Blood and Justice
the 17th century parisian doctor who made blood transfusion history
Winner of the Tony Thistlethwaite Medical Journalists’ Association Book Award 2003.
‘This is the well-told tale of an undersung pioneer: a bloody tale of 17th century experiment, rich in historical detail.’ Dr Jon Turney, Author, Academic, Publisher.
The 17th Century Parisian doctor who made blood transfusion history… In 1667 a Parisian doctor by the name of Jean–Baptiste Denis performed an operation that had never previously been attempted – he transfused blood into another human being. This was the first attempt at a procedure that over subsequent centuries was to save the lives of thousands of people. But at the time Denis was nearly convicted of murder.
The victim of Denis′s experiment was a middle–aged man suffering from mad rages. Denis believed that by transfusing the blood of a calf into the man the man would assume the placid nature of the calf. The experiment appeared to work. The highly toxic blood made the man in question very ill and therefore very placid. It is now believed that the man was in fact suffering from syphilis, which induced his violent behaviour. The symptoms of the syphilis would also have been relieved by the high fever that the toxic blood would have induced.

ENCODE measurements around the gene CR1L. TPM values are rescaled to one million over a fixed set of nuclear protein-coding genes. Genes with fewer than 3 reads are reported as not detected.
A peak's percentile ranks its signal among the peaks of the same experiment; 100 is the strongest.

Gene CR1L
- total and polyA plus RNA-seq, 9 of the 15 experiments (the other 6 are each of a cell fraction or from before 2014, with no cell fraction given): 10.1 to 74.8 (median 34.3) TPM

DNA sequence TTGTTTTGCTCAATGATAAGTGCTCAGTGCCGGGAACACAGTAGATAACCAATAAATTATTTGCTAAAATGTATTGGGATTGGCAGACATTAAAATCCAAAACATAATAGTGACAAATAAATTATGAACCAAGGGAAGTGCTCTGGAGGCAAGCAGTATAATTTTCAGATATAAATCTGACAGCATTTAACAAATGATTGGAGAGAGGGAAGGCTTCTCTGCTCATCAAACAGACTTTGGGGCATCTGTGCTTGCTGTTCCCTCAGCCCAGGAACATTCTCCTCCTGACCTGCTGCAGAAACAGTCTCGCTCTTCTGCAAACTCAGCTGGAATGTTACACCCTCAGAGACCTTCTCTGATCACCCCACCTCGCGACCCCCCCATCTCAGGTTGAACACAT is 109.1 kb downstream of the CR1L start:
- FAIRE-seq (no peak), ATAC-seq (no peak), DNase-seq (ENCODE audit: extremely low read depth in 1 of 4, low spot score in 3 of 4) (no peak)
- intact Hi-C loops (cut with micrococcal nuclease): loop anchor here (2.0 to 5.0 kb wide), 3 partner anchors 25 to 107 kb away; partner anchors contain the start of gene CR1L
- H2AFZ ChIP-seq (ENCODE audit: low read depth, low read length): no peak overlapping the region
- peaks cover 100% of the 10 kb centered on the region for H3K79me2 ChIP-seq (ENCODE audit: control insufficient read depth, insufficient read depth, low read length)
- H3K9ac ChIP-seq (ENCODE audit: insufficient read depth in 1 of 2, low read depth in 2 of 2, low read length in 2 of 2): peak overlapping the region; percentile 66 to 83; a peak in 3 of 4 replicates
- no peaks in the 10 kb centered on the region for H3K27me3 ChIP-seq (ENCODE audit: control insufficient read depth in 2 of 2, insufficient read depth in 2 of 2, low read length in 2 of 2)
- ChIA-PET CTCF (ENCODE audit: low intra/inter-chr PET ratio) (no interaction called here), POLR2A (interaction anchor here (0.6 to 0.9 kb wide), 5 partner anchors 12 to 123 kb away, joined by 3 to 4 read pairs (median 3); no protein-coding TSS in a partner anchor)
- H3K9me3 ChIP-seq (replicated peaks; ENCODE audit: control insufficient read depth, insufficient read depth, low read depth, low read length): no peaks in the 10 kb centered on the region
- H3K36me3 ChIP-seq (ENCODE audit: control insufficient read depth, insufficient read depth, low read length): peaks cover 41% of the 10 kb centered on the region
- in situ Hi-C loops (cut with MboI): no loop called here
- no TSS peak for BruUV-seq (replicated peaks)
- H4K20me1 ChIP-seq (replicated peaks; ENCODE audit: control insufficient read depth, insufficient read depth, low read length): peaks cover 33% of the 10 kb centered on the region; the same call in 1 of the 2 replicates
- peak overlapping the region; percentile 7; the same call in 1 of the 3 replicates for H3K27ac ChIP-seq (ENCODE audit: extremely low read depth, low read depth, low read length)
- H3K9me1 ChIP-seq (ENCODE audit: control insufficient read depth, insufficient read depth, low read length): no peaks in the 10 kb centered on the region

Encouraged by this apparent success, though unaware of the reasons for it, many other people attempted similar experiments. Eventually the man died and Denis was arrested for his murder. Further investigations revealed however that the man had not in fact died from the blood transfusion (although he certainly would have done so very shortly) but from cyanide placed in his food by his wife. Giving an insight into the first attempts at a procedure that has gone on to be developed for the benefit of humanity, and into the symbolism of blood throughout the history of medicine, Blood and Justice raises ethical issues that are as relevant today as they were at the time.